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A Surge of Cash

Alternative Energy Firms Are Getting $540 Million to Help Them Better Compete


Before the state's new electricity deregulation law cuts alternative energy producers loose in 2002 to fend for themselves, it will throw them an important carrot: about $540 million in cash to help the industry become competitive in the free market.

The California Energy Commission this week began hearings on how to distribute the cash to producers of wind, solar, geothermal, biomass and other forms of energy. The commission will send a plan to the Legislature for a vote in March. All sorts of uses are being suggested: rebates to users of "green energy," marketing campaigns, straight cash awards to companies to finance new equipment and research.

Although a short-term cash fix may make the most efficient renewables, such as wind and geothermal energy, financially viable, industry officials admit it will take more to save biomass, the least competitive of the major renewable energy sources but perhaps the most beneficial from an environmental standpoint.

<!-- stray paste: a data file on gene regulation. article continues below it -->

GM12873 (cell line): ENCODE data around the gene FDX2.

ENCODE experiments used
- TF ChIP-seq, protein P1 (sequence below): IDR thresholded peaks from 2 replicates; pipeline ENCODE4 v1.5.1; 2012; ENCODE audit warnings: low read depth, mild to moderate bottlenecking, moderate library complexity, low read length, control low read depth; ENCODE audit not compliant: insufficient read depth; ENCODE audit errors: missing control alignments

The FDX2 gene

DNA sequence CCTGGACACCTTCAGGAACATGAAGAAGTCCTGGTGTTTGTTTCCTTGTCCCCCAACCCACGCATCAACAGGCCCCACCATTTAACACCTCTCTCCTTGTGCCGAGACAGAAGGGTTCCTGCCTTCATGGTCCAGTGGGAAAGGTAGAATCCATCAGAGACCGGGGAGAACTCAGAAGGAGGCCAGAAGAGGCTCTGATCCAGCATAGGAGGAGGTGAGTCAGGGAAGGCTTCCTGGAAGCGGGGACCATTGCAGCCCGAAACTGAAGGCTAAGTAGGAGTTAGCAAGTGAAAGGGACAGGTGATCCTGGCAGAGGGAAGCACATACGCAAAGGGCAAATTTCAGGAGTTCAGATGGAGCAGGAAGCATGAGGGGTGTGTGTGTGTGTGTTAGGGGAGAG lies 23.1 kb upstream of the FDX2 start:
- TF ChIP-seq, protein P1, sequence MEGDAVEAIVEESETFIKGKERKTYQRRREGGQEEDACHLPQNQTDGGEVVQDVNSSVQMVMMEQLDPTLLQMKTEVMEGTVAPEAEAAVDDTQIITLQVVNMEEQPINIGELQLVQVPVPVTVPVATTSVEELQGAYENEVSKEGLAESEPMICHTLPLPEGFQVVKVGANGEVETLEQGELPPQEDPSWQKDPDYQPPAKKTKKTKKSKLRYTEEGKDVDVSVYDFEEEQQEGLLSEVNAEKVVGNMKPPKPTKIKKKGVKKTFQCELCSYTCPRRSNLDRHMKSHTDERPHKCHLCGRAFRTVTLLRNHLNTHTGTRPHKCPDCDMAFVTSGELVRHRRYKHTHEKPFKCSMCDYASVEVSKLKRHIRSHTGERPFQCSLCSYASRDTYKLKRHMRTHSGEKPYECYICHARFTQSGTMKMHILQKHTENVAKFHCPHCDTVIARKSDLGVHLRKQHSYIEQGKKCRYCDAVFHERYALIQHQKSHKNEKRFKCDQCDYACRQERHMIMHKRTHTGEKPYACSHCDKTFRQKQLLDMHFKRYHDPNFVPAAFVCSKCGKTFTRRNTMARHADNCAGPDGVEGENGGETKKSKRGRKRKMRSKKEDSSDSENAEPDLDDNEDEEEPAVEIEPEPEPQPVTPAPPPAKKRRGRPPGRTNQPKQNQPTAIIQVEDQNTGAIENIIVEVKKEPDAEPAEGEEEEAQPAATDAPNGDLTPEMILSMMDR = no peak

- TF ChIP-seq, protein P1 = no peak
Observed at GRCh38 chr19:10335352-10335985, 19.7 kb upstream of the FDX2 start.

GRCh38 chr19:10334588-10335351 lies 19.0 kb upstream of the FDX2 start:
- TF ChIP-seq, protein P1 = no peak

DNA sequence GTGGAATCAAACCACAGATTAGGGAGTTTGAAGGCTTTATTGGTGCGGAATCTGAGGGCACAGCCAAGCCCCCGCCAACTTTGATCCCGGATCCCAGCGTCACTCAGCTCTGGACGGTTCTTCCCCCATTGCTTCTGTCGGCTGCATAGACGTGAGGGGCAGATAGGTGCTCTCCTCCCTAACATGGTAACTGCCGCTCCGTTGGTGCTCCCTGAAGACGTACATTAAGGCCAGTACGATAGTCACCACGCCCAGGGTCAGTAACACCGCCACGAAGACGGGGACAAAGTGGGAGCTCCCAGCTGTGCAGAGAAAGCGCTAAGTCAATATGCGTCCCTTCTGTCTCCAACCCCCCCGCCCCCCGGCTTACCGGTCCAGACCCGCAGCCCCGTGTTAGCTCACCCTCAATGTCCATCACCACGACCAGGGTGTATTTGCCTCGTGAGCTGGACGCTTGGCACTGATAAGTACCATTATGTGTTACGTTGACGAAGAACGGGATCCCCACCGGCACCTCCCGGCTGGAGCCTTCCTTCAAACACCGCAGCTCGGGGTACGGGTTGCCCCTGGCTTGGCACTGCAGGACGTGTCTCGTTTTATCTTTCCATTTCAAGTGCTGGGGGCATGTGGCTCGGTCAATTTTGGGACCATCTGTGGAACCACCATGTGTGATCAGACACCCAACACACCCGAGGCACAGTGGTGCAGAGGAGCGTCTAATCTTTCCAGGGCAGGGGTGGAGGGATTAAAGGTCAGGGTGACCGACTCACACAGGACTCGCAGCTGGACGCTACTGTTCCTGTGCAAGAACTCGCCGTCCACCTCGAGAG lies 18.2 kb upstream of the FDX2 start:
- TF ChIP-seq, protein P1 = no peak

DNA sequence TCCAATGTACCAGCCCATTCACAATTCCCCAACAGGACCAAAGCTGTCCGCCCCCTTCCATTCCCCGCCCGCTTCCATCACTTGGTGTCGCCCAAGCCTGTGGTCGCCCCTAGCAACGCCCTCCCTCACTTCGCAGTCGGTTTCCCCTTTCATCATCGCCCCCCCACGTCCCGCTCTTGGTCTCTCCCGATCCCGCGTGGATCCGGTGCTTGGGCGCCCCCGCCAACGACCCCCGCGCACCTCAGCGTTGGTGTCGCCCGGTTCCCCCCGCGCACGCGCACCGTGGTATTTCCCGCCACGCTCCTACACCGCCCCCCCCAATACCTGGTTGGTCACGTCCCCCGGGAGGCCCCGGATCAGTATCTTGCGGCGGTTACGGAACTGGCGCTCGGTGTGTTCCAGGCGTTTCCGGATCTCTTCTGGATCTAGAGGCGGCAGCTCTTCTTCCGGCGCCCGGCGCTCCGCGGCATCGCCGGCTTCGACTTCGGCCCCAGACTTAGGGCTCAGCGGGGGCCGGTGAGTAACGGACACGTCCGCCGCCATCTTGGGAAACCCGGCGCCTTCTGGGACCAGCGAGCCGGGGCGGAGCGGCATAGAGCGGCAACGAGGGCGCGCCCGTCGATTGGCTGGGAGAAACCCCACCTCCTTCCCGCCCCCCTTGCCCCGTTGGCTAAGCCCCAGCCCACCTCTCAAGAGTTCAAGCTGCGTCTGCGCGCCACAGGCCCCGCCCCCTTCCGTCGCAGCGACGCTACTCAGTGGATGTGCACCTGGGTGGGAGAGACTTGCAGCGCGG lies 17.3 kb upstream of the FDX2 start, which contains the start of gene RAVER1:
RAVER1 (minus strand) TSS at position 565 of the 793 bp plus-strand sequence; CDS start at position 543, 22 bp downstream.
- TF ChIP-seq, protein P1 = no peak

Biomass--a method of steam generation that consumed 7.5 million tons of forest and agricultural waste last year--eliminates 95% of the pollution that open field burning of timber and dead orchards used to create. It also accounted for 750 megawatts of total electricity generation last year, or enough to light San Francisco.

The problem is the cost of collecting biomass fuel--wood chips produced from forest, lumber and agricultural waste. No matter how efficient the operation, the cost of chippers, manpower and trucks to collect the fuel is too high for biomass to be competitive.

The California Biomass Energy Alliance, a trade group representing the state's 40 biomass plant operators, wants more than cash from legislators. It seeks tax incentives that would induce waste producers to shoulder more of the cost of delivering fuel to the plants.

But after two decades of costly subsidies, the mood in Sacramento seems against further tax incentives for alternative energy producers, said Jan Smutney-Jones, executive director of the Independent Energy Producers.

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